As fog passes through a tree canopy, it is absorbed by leaves and coats them. Before the tree will transpire water, the water coating must first be evaporated before the tree loses internal water. This water use is not accounted for in a water budget schedule using evapotranspiration based inputs, such as from CIMIS. For deciduous trees, this is often not of concern, because in the winter they don't have leaves and therefore are not transpiring anyway. For evergreen subtropicals like citrus and avocado, this could be an important source of water.
In many situations in the Central Valley and along the coast there can be periods where fog can represent a significant proportion of the water requirement for an orchard. These periods would be for winter tule fog in the Valley and along the coast in the spring and early summer. A recent publication by Rick Snyder at UC Davis has just been released that shows how this fog water can be incorporated into an irrigation schedule. You can see it at the UC's California Institute for Water Resources website: http://anrcatalog.ucanr.edu/pdf/8532.pdf, http://ciwr.ucanr.edu/california_drought_expertise/droughttips/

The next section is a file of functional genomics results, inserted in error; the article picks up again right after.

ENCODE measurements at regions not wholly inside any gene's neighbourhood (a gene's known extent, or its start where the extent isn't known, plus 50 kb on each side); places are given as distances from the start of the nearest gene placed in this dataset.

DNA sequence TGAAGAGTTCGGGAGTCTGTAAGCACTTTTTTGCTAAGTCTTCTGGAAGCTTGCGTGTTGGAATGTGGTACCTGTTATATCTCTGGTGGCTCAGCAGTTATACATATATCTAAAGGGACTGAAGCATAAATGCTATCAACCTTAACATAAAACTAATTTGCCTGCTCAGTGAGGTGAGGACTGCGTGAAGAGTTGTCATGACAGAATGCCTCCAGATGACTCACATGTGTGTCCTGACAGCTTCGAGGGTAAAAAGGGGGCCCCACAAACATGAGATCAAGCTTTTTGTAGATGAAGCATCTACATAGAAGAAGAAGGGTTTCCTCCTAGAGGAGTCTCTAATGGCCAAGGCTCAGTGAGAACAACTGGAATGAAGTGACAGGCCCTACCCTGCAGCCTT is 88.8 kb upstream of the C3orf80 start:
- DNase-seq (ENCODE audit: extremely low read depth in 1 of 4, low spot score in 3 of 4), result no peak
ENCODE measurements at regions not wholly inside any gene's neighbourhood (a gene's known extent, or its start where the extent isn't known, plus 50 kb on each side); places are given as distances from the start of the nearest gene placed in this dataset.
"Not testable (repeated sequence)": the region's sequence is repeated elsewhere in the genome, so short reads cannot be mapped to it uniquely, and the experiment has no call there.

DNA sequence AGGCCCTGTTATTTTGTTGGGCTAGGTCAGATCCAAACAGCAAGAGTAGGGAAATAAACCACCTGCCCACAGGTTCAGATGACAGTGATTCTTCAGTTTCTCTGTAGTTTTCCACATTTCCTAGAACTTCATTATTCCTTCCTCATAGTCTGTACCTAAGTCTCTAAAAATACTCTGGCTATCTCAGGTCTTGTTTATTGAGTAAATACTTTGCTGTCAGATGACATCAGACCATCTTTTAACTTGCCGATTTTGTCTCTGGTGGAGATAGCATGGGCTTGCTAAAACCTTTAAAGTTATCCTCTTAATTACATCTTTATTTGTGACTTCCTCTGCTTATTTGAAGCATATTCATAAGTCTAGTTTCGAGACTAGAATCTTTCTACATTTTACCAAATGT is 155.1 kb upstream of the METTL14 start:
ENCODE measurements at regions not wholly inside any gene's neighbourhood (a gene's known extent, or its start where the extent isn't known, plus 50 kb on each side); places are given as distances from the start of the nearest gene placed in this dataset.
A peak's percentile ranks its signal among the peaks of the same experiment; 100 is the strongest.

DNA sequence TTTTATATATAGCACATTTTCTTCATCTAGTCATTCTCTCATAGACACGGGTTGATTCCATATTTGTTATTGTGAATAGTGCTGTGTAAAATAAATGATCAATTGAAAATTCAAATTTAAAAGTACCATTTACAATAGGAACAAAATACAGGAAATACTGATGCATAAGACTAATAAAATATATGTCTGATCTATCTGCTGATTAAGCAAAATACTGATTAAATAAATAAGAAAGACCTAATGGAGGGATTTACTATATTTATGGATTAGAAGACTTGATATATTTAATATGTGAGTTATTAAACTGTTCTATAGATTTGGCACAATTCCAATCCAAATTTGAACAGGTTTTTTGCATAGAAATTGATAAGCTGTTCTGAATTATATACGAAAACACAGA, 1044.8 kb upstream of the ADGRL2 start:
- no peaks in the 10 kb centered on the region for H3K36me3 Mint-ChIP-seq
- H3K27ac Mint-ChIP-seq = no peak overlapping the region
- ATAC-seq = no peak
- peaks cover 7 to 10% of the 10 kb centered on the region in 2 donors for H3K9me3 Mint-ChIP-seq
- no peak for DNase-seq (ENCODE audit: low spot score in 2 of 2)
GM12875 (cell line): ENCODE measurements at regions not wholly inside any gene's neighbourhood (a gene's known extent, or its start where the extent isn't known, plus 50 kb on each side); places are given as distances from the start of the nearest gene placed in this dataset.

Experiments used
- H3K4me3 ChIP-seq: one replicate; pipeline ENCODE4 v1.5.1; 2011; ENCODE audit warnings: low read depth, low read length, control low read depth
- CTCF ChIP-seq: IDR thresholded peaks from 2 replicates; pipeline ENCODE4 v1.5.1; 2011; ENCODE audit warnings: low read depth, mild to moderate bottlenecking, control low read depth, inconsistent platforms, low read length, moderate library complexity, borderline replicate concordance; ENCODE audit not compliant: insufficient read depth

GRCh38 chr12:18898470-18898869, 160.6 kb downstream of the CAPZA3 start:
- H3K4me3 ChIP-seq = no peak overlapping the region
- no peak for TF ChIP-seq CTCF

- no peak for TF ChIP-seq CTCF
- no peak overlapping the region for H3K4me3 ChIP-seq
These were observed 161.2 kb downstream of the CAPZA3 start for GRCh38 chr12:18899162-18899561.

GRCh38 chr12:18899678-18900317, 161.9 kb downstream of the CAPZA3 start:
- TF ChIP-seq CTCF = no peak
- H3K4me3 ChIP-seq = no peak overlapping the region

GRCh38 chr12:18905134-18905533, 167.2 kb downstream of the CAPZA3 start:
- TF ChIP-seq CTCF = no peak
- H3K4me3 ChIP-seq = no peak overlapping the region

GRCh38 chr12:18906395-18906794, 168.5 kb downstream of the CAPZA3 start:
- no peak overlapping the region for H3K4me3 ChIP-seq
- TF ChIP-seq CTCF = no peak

- Author: Cheryl Reynolds
—Cheryl Reynolds, UC Statewide IPM Program
Are you looking for continuing education units (CEUs) to complete your renewal application this year for the Department of Pesticide Regulation (DPR)? The UC Statewide IPM Program has several online courses available that can help you get those last few needed credits.
DPR license and certificate holders with last names beginning with M – Z renew this year. Renewal packets must be submitted to DPR before November 19th to ensure that licenses are renewed by January 1, 2016. After that, applications may take up to 45 calendar days to process.
The online courses available from UC IPM that offer units for DPR license renewal include:
- Providing Integrated Pest Management Services in Schools and Child Care Settings (1 unit Laws and Regulations and 1 unit Other)
- Pesticide Resistance (2 units Other)
- Pesticide Application Equipment and Calibration (1.5 units Other)
- IPM – A Solution for Reducing Pesticides/Water Quality: Pesticide Properties (1 unit Other)